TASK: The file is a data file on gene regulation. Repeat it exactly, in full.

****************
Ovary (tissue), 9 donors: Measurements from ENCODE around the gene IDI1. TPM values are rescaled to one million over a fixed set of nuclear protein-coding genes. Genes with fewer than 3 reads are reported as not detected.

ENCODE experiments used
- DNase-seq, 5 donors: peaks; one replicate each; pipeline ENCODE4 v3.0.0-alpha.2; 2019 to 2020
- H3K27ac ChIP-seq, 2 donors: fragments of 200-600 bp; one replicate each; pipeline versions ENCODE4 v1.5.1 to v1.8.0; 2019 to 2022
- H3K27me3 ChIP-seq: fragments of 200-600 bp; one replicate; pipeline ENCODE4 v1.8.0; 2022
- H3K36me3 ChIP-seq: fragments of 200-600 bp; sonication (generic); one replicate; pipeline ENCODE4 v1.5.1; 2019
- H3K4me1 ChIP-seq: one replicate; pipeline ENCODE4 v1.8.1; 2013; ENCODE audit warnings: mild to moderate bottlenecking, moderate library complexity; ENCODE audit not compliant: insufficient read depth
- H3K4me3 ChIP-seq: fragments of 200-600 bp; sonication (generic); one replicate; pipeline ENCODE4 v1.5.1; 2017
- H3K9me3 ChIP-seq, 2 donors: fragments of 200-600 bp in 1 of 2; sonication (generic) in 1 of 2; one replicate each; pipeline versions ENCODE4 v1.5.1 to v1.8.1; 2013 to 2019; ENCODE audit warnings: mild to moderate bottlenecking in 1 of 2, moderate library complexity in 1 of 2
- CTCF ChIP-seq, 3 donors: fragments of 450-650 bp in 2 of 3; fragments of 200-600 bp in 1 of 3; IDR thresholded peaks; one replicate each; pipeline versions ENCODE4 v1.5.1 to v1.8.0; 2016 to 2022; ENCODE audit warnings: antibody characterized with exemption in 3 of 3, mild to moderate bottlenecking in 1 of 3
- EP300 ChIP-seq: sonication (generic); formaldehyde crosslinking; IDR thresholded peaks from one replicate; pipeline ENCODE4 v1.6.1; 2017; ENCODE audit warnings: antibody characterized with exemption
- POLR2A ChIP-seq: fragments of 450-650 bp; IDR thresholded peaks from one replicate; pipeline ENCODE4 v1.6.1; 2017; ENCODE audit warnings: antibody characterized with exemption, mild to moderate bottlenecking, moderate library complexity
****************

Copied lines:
Ovary (tissue), 9 donors: Measurements from ENCODE around the gene IDI1. TPM values are rescaled to one million over a fixed set of nuclear protein-coding genes. Genes with fewer than 3 reads are reported as not detected.

ENCODE experiments used
- DNase-seq, 5 donors: peaks; one replicate each; pipeline ENCODE4 v3.0.0-alpha.2; 2019 to 2020
- H3K27ac ChIP-seq, 2 donors: fragments of 200-600 bp; one replicate each; pipeline versions ENCODE4 v1.5.1 to v1.8.0; 2019 to 2022
- H3K27me3 ChIP-seq: fragments of 200-600 bp; one replicate; pipeline ENCODE4 v1.8.0; 2022
- H3K36me3 ChIP-seq: fragments of 200-600 bp; sonication (generic); one replicate; pipeline ENCODE4 v1.5.1; 2019
- H3K4me1 ChIP-seq: one replicate; pipeline ENCODE4 v1.8.1; 2013; ENCODE audit warnings: mild to moderate bottlenecking, moderate library complexity; ENCODE audit not compliant: insufficient read depth
- H3K4me3 ChIP-seq: fragments of 200-600 bp; sonication (generic); one replicate; pipeline ENCODE4 v1.5.1; 2017
- H3K9me3 ChIP-seq, 2 donors: fragments of 200-600 bp in 1 of 2; sonication (generic) in 1 of 2; one replicate each; pipeline versions ENCODE4 v1.5.1 to v1.8.1; 2013 to 2019; ENCODE audit warnings: mild to moderate bottlenecking in 1 of 2, moderate library complexity in 1 of 2
- CTCF ChIP-seq, 3 donors: fragments of 450-650 bp in 2 of 3; fragments of 200-600 bp in 1 of 3; IDR thresholded peaks; one replicate each; pipeline versions ENCODE4 v1.5.1 to v1.8.0; 2016 to 2022; ENCODE audit warnings: antibody characterized with exemption in 3 of 3, mild to moderate bottlenecking in 1 of 3
- EP300 ChIP-seq: sonication (generic); formaldehyde crosslinking; IDR thresholded peaks from one replicate; pipeline ENCODE4 v1.6.1; 2017; ENCODE audit warnings: antibody characterized with exemption
- POLR2A ChIP-seq: fragments of 450-650 bp; IDR thresholded peaks from one replicate; pipeline ENCODE4 v1.6.1; 2017; ENCODE audit warnings: antibody characterized with exemption, mild to moderate bottlenecking, moderate library complexity